Twin Bunk/Single Bed

Introduction: Twin Bunk/Single Bed

Many people with disabilities have issues with muscle tone. Sometimes it is too little - and sometimes it is too much. I have worked with children who have performed incredible feats of destruction because they are far stronger than they know or can control. This project started off as building a replacement bed for some young ladies with Down Syndrome who have absolutely destroyed many prettier (albeit flimsier) store-bought beds. In this case, we are building custom furniture as an accommodation for extra strength and decreased impulse control - no frills, nothing fancy, and as rugged as I can make it.

A side goal is flexibility - to have an mattress frame that would work as a single bed, as well as in a "bunk bed" configuration. This provides future flexibility and means that if at some point a bunk bed is not desired, the beds can be separated and some of it can be reused without having to rebuild everything. I have seen many commercial beds where the single beds can stack into bunk beds, but that connection point is a weak spot given the intended users.

So far, they have not been able to bust through 2x4s and 2x6s used in this. project. These beds are built similar to a deck - the mattress frame is fully supported all the way to the ground (vs. suspended in the air by fasteners).

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Everything was modeled in OpenSCAD before building. The cutlists, Bill of Materials, and OpenSCAD model are attached.

Supplies

The supplies for the bunk bed configuration are:

(14) 2"x6"x96" boards (1.5" x 5.5" x 96" actual dimensions)

(14) 2"x4"x96" boards (1.5" x 3.5" x 96" actual dimensions)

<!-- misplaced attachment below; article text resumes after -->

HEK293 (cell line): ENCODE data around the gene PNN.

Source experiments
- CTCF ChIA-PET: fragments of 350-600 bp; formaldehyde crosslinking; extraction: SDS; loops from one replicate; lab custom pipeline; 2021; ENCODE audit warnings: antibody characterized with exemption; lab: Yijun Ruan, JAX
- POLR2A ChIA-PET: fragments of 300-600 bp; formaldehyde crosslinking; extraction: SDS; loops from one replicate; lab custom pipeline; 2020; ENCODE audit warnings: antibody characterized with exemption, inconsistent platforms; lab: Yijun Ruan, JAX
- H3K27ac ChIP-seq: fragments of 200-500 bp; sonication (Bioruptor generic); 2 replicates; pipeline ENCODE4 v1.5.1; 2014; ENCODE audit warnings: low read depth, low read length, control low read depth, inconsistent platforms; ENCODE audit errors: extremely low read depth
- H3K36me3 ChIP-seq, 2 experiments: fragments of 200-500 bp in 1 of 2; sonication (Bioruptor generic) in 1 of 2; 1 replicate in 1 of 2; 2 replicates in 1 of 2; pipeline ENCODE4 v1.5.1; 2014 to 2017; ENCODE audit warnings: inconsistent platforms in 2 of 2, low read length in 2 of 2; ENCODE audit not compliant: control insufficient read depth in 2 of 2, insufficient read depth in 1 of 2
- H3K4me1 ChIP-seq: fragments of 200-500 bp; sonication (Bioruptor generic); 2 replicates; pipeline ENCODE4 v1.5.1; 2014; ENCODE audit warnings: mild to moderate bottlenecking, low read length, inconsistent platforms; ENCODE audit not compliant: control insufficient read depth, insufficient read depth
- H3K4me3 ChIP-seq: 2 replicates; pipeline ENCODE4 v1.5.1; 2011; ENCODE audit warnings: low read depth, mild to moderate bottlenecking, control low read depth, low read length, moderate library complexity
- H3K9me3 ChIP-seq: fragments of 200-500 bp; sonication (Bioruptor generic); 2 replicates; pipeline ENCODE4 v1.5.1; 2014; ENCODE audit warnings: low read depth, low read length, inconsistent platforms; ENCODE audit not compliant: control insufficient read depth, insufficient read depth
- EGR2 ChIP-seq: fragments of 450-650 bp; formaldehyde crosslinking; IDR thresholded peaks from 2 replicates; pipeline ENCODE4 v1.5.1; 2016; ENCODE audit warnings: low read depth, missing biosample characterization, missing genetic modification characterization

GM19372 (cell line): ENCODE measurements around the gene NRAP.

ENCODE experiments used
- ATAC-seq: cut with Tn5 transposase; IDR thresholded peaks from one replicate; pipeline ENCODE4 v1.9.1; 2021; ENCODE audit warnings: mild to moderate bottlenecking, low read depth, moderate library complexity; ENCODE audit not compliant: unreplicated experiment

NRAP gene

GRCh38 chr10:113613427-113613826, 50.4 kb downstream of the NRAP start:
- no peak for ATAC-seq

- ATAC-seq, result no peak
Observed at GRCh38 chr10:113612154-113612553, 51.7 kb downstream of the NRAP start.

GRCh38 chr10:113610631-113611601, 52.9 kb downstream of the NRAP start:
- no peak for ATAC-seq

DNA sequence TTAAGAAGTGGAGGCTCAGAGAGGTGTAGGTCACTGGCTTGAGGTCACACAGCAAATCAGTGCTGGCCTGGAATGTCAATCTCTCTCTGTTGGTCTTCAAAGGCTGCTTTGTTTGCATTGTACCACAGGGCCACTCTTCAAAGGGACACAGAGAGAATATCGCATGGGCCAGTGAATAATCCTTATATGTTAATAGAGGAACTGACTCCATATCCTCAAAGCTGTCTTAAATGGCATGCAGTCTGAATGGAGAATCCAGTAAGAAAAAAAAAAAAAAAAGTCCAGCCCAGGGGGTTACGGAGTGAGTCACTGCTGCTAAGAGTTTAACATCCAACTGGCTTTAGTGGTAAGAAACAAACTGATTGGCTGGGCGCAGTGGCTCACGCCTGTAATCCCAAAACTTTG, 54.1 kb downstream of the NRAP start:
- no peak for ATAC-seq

(144) 4" Screws (I personally like torx-head griprite construction screws)

(140) 2.5" Screws (I personally like torx-head griprite construction screws)

(8) 3" Lag Screw + washer

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For the single bed configuration:

(5) 2"x6"x96" boards (1.5" x 5.5" x 96" actual dimensions)

(5) 2"x4"x96" boards (1.5" x 3.5" x 96" actual dimensions)

(46) 4" Screws (I personally like torx-head griprite construction screws)

(32) 2.5" Screws (I personally like torx-head griprite construction screws)

(4) 3" Lag Screw + washer

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Useful tools:

Paint, Miter Saw, Impact Driver, Router with Roundover bit, Handheld Sander

Step 1: Build the Frame

If we are making a single bed, make one.

If we are making a bunk bed, make two.

A "Twin" size mattress is 38" x 75", so we will make the frame a little bigger to fit up to a 39"x76" mattress - this gives a little wiggle room.

From 2x6 lumber, cut two end-caps at 42" and cut two sides at 76". Make sure the corners are nice and square, then secure the corners with (3) 4" construction screws in each corner.

Cut seven (or more) slats from 2x4 - in this case, 39" wide.

Leave a gap of 4.5" on from the corners and arrange the slats evenly. If you are using the frame in the "single bed" configuration, the leg supports might use the interior corner; and leaving a gap gives space for the legs.

Screw each board into place with (4) 4" construction screws - if using 7 slats, this means 28 screws.

Step 2: Build the Vertical Supports

The vertical supports for the bunkbed use the following parts:
(8) BOARD: 2x6, 75.75" - Vertical Rails

(8) BOARD: 2x4, 14" - Lower Bed Supports

(4) BOARD: 2x4, 35.25" - Upper Bed Support

(20) BOARD: 2x4, 4.25 inches - Ladder Supports

2.5" screws (ladder supports): 40

2.5" screws (upper bed support, every 5 inches): 32

2.5" screws (lower bed supports): 32

4" screws (main uprights, every 5 inches): 64

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Screw two vertical rails together at a 90° angle using a construction screw every 5" or so. Screw in (2) 14" 2x4s at the bottom of every support, using (4) 2.5" screws in each 2x4. This will support the lower bed.

Move up 5.5", then do the same with the upper bed support on one side (screw every ~5") and the ladder spacers on the other (measure with a scrap 2x4 to ensure the spacers have 3.5" of space), each held in place with (2) 2.5" screws.